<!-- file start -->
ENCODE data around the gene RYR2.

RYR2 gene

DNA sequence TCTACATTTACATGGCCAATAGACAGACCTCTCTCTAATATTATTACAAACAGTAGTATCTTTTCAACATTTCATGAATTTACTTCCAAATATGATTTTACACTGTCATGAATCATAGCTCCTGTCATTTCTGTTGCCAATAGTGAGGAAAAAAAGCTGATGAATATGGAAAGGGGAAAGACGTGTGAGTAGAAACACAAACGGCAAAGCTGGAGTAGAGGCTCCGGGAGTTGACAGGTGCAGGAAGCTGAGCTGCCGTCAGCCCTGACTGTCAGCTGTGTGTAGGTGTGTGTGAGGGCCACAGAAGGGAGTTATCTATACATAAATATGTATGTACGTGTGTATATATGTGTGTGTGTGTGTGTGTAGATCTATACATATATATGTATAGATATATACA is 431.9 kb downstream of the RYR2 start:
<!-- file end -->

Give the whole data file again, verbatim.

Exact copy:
ENCODE data around the gene RYR2.

RYR2 gene

DNA sequence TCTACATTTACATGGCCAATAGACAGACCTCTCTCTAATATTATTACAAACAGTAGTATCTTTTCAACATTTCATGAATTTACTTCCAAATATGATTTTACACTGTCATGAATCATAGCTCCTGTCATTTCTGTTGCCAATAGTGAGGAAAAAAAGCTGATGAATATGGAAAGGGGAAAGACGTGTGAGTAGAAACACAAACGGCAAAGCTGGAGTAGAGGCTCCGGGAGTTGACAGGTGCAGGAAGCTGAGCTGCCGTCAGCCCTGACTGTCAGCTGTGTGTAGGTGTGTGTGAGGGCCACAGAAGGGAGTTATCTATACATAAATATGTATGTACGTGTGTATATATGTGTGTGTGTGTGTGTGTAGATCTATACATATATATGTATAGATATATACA is 431.9 kb downstream of the RYR2 start: